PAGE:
15 responses to “to be or not to be”

  1. melistress Avatar

    I think that you are comparing apples and oranges here. Sure, there is a moral element to both cases but the job of the education system is to educate and in making this decision the education system is crippling the parents ability to assist them with that job by hiding the problem. It isn’t about morals for me so much as it is about the quality of education that children are getting. If I know plagiarism is going on I can handle the moral stuff about it at home.

    I feel that the school needs to enforce the rules and implement consequences. However, I do not feel that they need to be “teaching” about the rules in place of reading and writing. I also think that in doing what they have been doing over the last decade, they have produced a bunch of “adults” who don’t feel the need to show up for work on time and who think the world owes them something. They have been coddled so much that they can’t spell and they also can’t cope with the harsh reality of life.

    1. cenobyte Avatar

      It’s *not* apples and oranges. I’m asking where to draw the lines between ‘teaching kids the basics of reading and writing and history (which you can’t really teach without a discussion about morals anyway, so morals and ethics sneak in there) and art and physical education’ and ‘teaching children how the real world works’.

      Why should the school inform you that your child is stealing if it’s not their job to interfere with your own teaching your kids morals? I’m saying you can’t have it both ways. Either you *do* believe in the school reinforcing right and wrong, or you don’t. If they’re not to teach morals, then there ought to be no discussion at all of right and wrong. There ought to be no reward system or penalty system at all, because that delineates right and wrong.

      And look, even if you DO do a good job of teaching education your children on morality and ethics, your hard work only matters as much as the next parent’s ability and desire to do the same.

      The reason kids are growing up with the idea that the world owes them something and can’t cope with real life has, I think, little to do with the primary education system. That’s too pat an answer. I think it has much more to do with not being invested in themselves, with not having any work ethic, and with never having to do any actual real work their entire lives…not just at school, either.

      There’s no reason education has to be a choice between “the rules” and “reading and writing”. Just like rhythm is the framework within which we understand music, rules and discipline form the framework within which we can begin to develop and evolve as humans. Rules and discipline do not need to be cruel (in fact they work better when they’re *not* cruel), but they do need to exist. And rules and discipline are usually formed on some kind of system of ‘right’ v. ‘wrong’. So if you’re against allowing the education system to teach your kids right v. wrong, how do you propose it introduce and enforce rules and discipline?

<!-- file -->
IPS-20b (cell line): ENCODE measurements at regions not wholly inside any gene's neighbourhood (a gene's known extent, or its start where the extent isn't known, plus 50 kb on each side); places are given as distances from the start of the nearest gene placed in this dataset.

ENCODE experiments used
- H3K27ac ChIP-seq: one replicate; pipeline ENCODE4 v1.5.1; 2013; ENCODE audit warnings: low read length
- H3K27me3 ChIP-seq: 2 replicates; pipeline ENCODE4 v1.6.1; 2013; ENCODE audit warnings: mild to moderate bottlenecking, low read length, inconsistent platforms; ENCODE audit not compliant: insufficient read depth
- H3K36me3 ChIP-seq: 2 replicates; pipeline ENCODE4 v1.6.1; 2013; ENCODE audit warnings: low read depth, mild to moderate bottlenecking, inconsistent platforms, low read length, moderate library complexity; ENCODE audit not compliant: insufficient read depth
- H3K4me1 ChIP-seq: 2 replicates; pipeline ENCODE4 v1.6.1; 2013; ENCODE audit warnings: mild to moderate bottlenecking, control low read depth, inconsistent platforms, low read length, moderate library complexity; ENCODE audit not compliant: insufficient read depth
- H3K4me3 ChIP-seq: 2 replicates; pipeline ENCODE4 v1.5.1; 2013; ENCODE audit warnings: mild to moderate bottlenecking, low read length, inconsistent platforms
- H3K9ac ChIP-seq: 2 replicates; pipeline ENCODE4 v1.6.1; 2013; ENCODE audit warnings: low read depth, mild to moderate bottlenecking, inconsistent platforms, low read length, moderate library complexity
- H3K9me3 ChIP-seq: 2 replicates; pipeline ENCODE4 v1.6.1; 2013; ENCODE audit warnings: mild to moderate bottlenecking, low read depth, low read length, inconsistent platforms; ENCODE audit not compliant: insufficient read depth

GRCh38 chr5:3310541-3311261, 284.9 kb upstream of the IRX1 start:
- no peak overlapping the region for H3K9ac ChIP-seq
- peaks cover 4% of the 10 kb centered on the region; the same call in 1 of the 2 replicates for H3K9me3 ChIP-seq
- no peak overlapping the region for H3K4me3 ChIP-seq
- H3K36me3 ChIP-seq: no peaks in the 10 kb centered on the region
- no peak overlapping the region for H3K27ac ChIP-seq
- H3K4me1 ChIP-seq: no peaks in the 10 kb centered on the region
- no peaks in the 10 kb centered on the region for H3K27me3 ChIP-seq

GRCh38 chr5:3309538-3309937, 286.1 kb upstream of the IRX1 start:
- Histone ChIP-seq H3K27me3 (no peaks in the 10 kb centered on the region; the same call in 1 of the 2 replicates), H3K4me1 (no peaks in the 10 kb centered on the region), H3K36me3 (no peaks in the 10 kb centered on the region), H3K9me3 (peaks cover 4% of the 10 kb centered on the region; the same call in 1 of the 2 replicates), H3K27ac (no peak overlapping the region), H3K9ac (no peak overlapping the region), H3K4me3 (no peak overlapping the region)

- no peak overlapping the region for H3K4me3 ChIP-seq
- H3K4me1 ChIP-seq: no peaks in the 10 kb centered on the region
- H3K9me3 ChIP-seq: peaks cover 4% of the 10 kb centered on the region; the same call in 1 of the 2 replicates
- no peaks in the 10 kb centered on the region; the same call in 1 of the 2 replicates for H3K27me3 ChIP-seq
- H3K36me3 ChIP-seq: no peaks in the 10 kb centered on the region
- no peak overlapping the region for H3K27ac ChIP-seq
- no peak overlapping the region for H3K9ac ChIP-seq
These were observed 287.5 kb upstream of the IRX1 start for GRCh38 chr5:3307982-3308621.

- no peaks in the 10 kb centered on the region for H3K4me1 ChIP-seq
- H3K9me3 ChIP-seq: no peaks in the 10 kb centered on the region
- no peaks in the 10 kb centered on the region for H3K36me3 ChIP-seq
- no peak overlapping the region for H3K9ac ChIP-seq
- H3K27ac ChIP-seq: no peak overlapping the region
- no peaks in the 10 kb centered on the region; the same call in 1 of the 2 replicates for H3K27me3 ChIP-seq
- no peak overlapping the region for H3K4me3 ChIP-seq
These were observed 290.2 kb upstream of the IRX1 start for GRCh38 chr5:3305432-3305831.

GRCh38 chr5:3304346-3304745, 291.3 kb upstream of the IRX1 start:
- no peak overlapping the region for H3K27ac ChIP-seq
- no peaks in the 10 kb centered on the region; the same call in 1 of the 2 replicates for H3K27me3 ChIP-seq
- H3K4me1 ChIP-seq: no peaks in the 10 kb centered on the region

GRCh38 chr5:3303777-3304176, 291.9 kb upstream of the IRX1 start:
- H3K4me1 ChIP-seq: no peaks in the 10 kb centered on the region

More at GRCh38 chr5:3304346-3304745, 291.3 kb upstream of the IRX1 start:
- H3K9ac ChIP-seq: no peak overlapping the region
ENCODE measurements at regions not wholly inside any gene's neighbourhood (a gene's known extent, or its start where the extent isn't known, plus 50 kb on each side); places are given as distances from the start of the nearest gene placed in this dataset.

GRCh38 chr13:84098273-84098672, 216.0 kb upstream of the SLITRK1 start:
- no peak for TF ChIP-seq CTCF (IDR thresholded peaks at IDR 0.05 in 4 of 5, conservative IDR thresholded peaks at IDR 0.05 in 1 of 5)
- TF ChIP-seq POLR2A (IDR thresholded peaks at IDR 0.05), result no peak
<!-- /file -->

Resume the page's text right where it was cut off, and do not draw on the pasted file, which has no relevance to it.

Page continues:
2. Coyote Avatar

    Speaking as a parent who does involve himself in all levels of his children’s education, I am pretty disappointed with our primary level of education. You are absolutely right that we are ending up with kids that don’t desire to learn. It’s something I’m struggling with Little Bear. She doesn’t seem to get the idea that it’s fun to learn just to learn it. Well that’s not entirely true, she does enjoy to learn but is too quick to give up as soon as it interferes with her ability to hang out with her friends.

    As far as the morals go, I’ve always told my children’s teachers the same thing. Feel free to dispense consequences and rewards as you see fit to run your class room but every single behavior issue that comes up must be reported to me. Her HS teachers were kinda like ‘Really?’ And I said ‘Yeah, or I’ll be phoning/emailing you every day for a report.’ So they’re happy to help.

    Part of this is so that I can help her learn the right/wrong of situations but also so I can make sure the school isn’t teaching things I don’t want them to teach. Like the passivity of dealing with situations. ‘Oh sit there and report your problem, but we won’t tell you what the results are because that violates someone’s privacy.’ Yeah right. Some kid beats on my kid and she can’t defend herself or know what her reporting does? BS. Hate that policy.